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Legal Marriageable Age for Girls in India: 18 or 21?

My answer to: Should the legal marriageable age for girls in India be changed from 18 to 21? (To vote and comment on Quora, visit the link here.)


This debate often drowns into nonsense, because we start discussing in a manner as if the legal limit makes it mandatory for girls to marry at 18. No one is compulsorily asking you to marry a girl at 18. Eighteen is just the legal minimum limit for marriage. As much as it is a very young age to get married, it is also to be noted that it is just a legal minimum. You are free to choose your age of marriage at any age above 18. Please remember that while you read this answer.

The purpose of setting a legal minimum limit is not to advise you on when to marry, but to set an age BELOW which it’s criminal to marry. Do you think marrying at 19 should be CRIMINAL? It would better be unadvisable, but criminal? This is the point where the legal minimum limit is misunderstood and is often villainized by otherwise progressive-minded debaters.

If the law were to be changed and the legal marriageable age were to be brought up to 21 for girls too, let’s find out who are the interested parties:

  • In much of conservative India, the girl child is still not being given that much importance. The aim is still to marry the girl off, an event the parents are looking forward to with a high sense of urgency and hurry, and much of their life has revolved around getting done with that event. These girls are an interested party to such a change in law.
  • There are girls in urban, progressive India who are not ready to get married and find 18 and even 21 a very young age for marriage. So, they are ignoring this legal minimum limit anyway—it doesn’t matter to them whether this minimum age be 18 or 21; they will most likely marry only after at least 23 or 24, because they are independent and have their own ambitions. They are not an interested party to such a change in law.
  • Then, there are girls in urban, progressive India who are on their path to ambition but are being forced to marry by their family once they reach 18. They are an interested party to such a change in law, because it breaks their journey.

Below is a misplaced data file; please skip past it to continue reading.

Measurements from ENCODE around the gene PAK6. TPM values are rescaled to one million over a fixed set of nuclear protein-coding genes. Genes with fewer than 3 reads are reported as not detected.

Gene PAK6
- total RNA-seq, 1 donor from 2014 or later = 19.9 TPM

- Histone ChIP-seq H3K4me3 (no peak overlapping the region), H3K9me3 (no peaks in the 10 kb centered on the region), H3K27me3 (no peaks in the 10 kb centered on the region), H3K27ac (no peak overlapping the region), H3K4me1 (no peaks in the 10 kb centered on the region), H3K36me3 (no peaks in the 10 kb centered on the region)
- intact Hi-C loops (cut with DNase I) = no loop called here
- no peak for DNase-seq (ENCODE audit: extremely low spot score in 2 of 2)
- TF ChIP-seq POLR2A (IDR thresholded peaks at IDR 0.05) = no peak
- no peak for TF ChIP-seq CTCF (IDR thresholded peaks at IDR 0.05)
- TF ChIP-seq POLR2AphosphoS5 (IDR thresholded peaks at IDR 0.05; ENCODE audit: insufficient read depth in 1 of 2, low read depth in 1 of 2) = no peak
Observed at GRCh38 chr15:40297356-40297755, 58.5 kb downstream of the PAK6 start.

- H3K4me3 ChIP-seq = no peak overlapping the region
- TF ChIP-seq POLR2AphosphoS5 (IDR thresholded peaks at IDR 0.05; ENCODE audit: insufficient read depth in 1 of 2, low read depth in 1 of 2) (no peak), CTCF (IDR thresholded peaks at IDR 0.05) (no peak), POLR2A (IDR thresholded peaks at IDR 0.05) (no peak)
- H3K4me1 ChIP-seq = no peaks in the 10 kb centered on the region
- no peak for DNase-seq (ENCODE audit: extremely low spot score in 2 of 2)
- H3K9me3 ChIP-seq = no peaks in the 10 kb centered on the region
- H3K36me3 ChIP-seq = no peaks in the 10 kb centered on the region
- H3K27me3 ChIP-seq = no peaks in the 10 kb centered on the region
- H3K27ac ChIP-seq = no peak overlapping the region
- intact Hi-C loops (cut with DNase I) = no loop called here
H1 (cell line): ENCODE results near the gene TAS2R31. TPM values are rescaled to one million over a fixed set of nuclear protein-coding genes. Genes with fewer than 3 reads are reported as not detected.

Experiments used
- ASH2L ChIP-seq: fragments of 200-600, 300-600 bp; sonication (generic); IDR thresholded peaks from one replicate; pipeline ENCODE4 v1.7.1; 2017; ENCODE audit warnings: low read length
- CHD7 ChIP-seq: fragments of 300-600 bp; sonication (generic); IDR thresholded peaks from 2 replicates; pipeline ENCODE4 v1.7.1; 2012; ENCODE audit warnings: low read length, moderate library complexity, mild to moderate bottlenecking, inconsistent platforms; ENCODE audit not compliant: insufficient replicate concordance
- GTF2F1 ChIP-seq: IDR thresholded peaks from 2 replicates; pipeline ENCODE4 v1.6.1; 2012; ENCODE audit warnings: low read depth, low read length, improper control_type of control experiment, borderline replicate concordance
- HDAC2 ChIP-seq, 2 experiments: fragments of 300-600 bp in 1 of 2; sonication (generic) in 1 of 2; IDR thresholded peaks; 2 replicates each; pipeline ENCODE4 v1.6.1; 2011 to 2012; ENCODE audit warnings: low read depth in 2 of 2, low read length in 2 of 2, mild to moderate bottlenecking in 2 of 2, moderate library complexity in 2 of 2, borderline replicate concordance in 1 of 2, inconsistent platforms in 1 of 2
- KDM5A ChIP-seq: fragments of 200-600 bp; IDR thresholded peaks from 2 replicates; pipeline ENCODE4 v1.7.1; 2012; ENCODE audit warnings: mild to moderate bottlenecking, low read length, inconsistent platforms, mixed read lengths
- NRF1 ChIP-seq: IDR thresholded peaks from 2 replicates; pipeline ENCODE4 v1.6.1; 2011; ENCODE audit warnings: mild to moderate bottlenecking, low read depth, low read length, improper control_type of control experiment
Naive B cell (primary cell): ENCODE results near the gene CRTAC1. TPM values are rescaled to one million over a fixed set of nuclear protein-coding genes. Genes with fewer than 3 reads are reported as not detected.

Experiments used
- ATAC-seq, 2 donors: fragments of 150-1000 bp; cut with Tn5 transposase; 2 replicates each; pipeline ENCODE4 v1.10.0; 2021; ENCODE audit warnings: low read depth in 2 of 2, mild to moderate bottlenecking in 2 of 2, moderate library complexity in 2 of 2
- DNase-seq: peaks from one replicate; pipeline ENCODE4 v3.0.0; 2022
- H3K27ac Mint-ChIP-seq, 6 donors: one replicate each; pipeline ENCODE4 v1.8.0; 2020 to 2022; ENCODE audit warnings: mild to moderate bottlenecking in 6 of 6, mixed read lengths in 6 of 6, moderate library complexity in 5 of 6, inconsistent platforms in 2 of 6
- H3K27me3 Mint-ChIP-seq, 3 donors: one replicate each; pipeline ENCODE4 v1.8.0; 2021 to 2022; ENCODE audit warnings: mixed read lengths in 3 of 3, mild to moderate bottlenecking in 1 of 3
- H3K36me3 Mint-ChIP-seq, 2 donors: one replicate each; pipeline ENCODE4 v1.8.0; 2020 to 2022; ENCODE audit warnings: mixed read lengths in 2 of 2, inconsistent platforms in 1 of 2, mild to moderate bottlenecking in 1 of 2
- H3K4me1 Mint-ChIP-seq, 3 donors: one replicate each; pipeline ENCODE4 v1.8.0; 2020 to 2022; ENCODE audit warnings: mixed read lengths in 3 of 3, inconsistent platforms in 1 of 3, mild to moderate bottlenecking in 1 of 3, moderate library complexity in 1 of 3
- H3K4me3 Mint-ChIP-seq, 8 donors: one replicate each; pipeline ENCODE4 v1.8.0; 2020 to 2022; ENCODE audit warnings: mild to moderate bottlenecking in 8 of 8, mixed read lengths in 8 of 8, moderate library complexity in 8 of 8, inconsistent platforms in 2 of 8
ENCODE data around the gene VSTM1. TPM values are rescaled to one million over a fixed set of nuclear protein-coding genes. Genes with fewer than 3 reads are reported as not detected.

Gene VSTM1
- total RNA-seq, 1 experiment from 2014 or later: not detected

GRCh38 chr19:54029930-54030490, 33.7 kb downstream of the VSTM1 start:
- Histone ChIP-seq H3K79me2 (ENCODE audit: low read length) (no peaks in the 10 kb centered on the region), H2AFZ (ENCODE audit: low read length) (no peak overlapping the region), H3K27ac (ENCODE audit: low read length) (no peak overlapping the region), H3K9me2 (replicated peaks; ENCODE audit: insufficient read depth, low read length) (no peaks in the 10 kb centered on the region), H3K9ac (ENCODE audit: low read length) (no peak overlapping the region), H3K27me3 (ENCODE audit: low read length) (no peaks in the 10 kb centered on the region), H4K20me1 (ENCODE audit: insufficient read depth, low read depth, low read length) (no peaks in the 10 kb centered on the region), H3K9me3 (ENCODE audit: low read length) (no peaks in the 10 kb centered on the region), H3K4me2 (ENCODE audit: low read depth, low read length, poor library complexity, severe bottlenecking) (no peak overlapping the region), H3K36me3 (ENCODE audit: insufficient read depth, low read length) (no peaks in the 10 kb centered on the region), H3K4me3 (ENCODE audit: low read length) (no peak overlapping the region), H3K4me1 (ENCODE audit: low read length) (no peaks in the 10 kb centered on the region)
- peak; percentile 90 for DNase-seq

So, there are only two interested parties here:

  • girls in conservative India (forming a large part of the population) for whose parents marriage is an urgent issue to get done with.
  • girls who would not have liked to get married at 18, are educated and ambitious, but are being forced to marry at 18.

How does the change of legal limit from 18 to 21 impacts them:

  • For the girls of the first kind, there’s a very high chance they have been educated very nominally, and their life awaits marriage as the sole closest aim. They have been brought up that way by their parents with regressive mindsets. If you know India, you know that such situations are widely prevalent in rural India. They may have developed some respect for the girl child with changing times, but marriage remains the sole aim. If the legal limit is made 21, these girls become a liability to the family for a further 3  years, and it’s likely that they will be subjected to more disrespect and torture. Why? Because the law is helping such a girl waste 3 years for a father who is otherwise waiting to get her married and take a sigh of relief. Such a girl may attempt to prove herself employable and an asset, but such attempts are likely to be met with distaste and will be unwelcome. It is better to marry this girl at 18, when she reaches adulthood, and quickly go into the situation the rest of her life is destined to be spent in, instead of leading a life that is constantly told to her is temporary. Because, even if she is married off at 25, there is no guarantee that the marriage will be of her choice.
  • For the girls of the second kind, I think the issue is not of legal limit. Because even if the age is moved to 21, they are still likely to be forced to marry to a groom not of her choice, and her ambitions and choices will always be looked at unpleasantly. Bad things will always happen in our society, and forced marriage is the issue here, not the legal minimum age. The legal limit is based on psychological and social information, and is more of less uniform throughout the world. If the girl tries to stamp her ambitions and goes ahead with them, no one can stop her, and no one can forcibly marry her off.

I think forced marriage is a bigger crime to be discussed. Eighteen is psychologically the “just-enough” age for marriage, because a person at this age is expected to have attained basic levels of employability to sustain a family (familial aspect of marriage), puberty (sexual component of marriage), and social and emotional skills to sustain a marriage. It would be great if the minimum were something like 20, and the same for the boy and the girl, but for a country like India, it makes sense to have it as 18 and 21 (18 for girls because of reasons mentioned above, and 21 for boys because of the societal set-up).

Most of us feel we are too young even at 21 to get married only because we have been conditioned to feel so, and our path in life has been designed by our parents that way since birth. It doesn’t necessarily make 18 or 21 unsuitable ages for marriage. By setting the legal limit to 18, the law does not force us to marry at 18, it just suggests that you should not marry before 18.

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